Kenneth Catania set out to create an equation through which one could know how much electricity an electric eel can provide in one of its attacks. Discover below how he achieved his mission and what he discovered.
Kenneth Catania is a biologist at the Vanderbilt University in Nashville, who knows how much it hurts to be electrocuted by electric eels, as he has measured the strength of a defensive electrical attack against a potential real predator, himself.
Catania placed his arm inside a tank with an electric eel of 40 centimeters long (relatively small in comparison with the average dimensions of these animals) and determined, in amperes, the electric current that flowed in him when the eel attacked.
What did he achieve?
This experiment happens to be the last study of Catania of a research body, in which it analyzed the complexities of the behavior of an electrical eel.
Jason Gallant, a biologist who runs the Michigan State University’s Electric Fish Laboratory in East Lansing, did not participate in the experiment, however he commented that the way electric eels have been described by biologists in the past has been quite primitive, but with the studies of Catania, one can assert that what the electric eel does when it attacks is to take the electrical capacity that it has and to use it to its absolute advantage, in a very sophisticated and deliberate way.
Electric eels use their electric current to navigate, communicate and hunt small prey, being harmless to humans or other predators. The problem is when these terrestrial predators threaten them, that’s when they come to attack, jumping from the water and electrify the animal with a touch of head.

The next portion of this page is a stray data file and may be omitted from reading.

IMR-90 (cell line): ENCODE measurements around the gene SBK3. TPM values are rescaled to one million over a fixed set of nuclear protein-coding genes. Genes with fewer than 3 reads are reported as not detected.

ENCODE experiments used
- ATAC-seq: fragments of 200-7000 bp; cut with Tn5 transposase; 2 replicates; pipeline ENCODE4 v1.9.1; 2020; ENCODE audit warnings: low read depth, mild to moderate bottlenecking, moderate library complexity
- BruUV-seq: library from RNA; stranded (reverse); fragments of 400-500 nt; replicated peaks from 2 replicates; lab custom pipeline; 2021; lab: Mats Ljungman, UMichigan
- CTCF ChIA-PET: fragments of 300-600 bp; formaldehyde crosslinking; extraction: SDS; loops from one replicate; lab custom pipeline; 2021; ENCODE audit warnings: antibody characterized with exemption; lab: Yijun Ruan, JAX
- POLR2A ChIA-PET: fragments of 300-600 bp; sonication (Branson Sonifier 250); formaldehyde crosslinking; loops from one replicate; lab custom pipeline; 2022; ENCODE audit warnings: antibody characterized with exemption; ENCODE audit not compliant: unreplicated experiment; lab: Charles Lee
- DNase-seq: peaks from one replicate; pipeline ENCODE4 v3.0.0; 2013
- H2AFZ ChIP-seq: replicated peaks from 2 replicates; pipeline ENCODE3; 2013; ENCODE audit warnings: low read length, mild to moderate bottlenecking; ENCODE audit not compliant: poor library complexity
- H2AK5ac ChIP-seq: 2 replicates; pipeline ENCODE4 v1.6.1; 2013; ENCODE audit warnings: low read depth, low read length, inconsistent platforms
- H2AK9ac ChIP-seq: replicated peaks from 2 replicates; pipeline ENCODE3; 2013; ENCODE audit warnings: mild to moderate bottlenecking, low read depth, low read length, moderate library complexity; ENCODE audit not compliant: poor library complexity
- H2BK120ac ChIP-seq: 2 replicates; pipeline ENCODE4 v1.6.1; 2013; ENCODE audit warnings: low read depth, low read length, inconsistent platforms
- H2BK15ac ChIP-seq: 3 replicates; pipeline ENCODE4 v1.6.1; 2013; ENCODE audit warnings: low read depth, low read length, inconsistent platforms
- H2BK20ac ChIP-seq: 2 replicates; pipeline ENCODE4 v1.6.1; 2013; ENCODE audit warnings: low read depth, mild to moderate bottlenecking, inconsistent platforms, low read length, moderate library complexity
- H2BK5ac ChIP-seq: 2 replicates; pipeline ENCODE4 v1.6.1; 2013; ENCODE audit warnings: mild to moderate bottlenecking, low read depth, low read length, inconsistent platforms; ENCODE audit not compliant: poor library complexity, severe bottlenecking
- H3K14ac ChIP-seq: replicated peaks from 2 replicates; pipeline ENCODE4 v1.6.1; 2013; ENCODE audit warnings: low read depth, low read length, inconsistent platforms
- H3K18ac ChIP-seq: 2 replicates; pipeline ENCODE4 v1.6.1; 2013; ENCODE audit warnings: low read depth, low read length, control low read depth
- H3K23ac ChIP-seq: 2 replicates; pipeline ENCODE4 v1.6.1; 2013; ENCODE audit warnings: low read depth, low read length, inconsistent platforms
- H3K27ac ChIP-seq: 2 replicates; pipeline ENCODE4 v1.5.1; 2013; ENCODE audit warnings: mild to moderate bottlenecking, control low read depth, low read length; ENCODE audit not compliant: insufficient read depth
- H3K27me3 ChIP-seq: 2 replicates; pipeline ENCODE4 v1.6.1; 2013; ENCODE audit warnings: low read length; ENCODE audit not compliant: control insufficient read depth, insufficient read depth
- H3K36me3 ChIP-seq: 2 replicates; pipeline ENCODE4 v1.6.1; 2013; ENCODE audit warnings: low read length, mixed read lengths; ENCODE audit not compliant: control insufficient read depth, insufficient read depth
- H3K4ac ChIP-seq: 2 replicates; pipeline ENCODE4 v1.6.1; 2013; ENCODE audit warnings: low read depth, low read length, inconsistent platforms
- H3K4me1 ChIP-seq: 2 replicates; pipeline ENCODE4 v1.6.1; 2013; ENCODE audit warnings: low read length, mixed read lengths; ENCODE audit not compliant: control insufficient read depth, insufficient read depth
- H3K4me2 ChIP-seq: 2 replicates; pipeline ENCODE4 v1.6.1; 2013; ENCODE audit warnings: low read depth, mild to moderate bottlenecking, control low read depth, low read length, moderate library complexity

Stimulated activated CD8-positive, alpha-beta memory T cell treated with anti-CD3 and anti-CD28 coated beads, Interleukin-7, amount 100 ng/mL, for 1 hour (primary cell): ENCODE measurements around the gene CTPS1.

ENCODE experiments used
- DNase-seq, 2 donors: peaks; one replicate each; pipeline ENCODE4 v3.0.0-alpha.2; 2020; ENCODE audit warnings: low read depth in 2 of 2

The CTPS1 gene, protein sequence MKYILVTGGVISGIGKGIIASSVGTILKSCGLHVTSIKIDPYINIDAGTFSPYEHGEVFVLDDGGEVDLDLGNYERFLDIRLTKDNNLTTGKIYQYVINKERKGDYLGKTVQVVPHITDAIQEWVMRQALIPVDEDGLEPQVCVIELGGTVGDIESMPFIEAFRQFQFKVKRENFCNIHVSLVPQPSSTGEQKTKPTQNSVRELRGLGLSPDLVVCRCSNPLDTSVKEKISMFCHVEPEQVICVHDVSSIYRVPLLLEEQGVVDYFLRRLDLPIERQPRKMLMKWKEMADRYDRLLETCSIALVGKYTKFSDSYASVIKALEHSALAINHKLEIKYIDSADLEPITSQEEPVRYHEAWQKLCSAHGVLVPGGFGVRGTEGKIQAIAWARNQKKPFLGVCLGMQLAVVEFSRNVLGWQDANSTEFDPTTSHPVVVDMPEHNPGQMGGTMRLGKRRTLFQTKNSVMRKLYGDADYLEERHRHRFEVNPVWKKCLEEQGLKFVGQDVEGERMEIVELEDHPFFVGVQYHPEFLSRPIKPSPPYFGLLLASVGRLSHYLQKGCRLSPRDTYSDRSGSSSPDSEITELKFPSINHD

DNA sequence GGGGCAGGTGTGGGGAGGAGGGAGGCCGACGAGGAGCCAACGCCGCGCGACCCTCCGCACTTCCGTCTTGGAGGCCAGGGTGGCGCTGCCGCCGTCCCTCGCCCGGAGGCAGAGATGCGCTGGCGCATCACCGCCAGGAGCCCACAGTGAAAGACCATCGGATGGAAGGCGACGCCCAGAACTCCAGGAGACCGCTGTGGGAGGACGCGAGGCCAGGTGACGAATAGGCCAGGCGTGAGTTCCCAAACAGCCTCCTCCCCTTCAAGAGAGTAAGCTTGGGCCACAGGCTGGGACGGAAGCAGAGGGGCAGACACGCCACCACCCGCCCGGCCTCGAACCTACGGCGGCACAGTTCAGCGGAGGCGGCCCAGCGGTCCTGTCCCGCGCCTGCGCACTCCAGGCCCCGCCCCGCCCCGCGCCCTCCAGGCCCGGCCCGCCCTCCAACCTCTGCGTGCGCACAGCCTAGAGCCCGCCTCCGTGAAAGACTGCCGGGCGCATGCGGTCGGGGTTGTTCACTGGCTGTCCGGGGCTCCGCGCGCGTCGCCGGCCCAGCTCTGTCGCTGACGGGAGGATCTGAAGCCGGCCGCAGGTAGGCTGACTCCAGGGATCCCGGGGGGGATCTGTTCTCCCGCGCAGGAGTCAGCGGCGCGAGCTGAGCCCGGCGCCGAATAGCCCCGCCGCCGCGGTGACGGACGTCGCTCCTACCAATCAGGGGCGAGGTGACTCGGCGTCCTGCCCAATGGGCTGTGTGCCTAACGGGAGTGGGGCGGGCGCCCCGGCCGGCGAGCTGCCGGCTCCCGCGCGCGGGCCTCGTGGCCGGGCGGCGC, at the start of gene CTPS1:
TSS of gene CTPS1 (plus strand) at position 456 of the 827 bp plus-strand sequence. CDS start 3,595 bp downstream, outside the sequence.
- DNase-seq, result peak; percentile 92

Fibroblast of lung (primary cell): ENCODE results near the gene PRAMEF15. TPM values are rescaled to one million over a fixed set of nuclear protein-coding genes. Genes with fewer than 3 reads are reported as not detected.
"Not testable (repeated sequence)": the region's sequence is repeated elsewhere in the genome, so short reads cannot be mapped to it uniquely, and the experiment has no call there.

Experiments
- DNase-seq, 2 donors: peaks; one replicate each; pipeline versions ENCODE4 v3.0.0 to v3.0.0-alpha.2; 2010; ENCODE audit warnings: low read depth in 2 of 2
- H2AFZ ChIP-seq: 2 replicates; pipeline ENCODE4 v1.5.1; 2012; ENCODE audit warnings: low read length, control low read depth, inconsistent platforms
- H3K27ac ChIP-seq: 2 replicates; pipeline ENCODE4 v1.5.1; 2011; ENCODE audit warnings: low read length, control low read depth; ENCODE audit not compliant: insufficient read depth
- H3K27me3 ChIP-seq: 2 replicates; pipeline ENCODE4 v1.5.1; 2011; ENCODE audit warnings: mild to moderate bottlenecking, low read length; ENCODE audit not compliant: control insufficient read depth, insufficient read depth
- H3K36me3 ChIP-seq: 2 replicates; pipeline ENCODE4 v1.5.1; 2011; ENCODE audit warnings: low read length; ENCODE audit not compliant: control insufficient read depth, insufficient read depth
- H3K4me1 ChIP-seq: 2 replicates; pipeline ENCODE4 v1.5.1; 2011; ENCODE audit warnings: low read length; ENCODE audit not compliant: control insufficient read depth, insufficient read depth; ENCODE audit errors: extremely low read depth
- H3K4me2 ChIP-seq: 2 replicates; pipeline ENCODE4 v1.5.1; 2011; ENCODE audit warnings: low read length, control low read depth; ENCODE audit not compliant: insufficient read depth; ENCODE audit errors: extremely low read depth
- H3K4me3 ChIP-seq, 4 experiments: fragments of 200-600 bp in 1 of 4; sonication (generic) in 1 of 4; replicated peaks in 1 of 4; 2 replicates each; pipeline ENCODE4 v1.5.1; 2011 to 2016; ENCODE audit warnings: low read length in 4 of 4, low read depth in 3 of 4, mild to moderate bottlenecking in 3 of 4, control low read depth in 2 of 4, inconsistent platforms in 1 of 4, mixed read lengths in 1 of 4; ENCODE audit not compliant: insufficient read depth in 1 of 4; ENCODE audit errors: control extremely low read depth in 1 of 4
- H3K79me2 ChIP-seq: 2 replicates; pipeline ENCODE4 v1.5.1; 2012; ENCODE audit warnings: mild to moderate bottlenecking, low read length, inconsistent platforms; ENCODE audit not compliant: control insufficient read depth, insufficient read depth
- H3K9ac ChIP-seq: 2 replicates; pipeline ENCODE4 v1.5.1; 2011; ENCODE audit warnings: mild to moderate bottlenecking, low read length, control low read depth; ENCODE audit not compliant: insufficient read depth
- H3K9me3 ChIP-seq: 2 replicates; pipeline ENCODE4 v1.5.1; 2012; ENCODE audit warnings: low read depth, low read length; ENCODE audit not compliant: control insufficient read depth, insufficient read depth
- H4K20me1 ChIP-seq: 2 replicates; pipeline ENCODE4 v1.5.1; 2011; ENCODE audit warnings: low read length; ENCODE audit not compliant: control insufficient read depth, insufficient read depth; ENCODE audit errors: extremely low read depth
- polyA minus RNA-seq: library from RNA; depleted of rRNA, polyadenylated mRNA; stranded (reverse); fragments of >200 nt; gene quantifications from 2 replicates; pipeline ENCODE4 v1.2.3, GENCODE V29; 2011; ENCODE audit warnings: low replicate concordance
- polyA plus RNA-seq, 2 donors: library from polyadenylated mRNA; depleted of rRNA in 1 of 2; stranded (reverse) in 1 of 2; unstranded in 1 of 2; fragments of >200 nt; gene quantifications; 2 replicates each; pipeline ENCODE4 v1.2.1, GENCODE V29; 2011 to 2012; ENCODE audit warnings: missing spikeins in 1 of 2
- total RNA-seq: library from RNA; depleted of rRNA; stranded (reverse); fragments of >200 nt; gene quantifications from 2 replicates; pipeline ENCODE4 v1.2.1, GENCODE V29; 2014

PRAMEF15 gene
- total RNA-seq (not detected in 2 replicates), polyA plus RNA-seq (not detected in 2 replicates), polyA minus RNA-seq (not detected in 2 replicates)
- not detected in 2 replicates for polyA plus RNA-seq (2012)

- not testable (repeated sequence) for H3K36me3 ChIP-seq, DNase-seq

Kenneth, in his experiment, discovered that, at its peak, the current reached 40 to 50 milliamperes in his arm, painful enough to make him take his hand out of the tank during each test. The biologist compared what he felt during each discharge as something similar to how it feels to touch an electric fence.
By the electrical measurements he collected during each of the eel attacks, Catania came up with an equation to estimate the amount of electric current flowing from the eel in his arm.
He determined that the electric shock was stronger when the electric eel was farther from the water. Which makes sense because when an eel is mostly submerged, most of the electricity dissipates in the water, while, as the eel leaves the water, the only place left for electricity to flow is its head.